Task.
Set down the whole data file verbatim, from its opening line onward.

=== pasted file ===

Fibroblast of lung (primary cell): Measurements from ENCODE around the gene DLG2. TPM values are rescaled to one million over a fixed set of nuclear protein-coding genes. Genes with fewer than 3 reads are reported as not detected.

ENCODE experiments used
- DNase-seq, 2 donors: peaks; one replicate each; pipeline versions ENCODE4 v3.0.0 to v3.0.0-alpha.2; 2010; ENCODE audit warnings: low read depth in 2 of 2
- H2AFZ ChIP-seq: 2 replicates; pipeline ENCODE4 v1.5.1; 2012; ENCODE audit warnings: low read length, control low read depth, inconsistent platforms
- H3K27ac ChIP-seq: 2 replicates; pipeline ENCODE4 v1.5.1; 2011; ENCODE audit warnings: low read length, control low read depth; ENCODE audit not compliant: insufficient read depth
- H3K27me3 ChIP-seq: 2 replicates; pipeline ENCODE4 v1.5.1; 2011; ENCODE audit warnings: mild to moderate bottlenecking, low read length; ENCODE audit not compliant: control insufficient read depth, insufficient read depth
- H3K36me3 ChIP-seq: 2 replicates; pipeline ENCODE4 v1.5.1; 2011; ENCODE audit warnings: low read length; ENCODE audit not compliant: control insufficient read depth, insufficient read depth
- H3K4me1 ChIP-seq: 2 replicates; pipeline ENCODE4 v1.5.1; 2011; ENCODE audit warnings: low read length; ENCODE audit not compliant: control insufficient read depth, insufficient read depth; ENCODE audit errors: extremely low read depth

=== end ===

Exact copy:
Fibroblast of lung (primary cell): Measurements from ENCODE around the gene DLG2. TPM values are rescaled to one million over a fixed set of nuclear protein-coding genes. Genes with fewer than 3 reads are reported as not detected.

ENCODE experiments used
- DNase-seq, 2 donors: peaks; one replicate each; pipeline versions ENCODE4 v3.0.0 to v3.0.0-alpha.2; 2010; ENCODE audit warnings: low read depth in 2 of 2
- H2AFZ ChIP-seq: 2 replicates; pipeline ENCODE4 v1.5.1; 2012; ENCODE audit warnings: low read length, control low read depth, inconsistent platforms
- H3K27ac ChIP-seq: 2 replicates; pipeline ENCODE4 v1.5.1; 2011; ENCODE audit warnings: low read length, control low read depth; ENCODE audit not compliant: insufficient read depth
- H3K27me3 ChIP-seq: 2 replicates; pipeline ENCODE4 v1.5.1; 2011; ENCODE audit warnings: mild to moderate bottlenecking, low read length; ENCODE audit not compliant: control insufficient read depth, insufficient read depth
- H3K36me3 ChIP-seq: 2 replicates; pipeline ENCODE4 v1.5.1; 2011; ENCODE audit warnings: low read length; ENCODE audit not compliant: control insufficient read depth, insufficient read depth
- H3K4me1 ChIP-seq: 2 replicates; pipeline ENCODE4 v1.5.1; 2011; ENCODE audit warnings: low read length; ENCODE audit not compliant: control insufficient read depth, insufficient read depth; ENCODE audit errors: extremely low read depth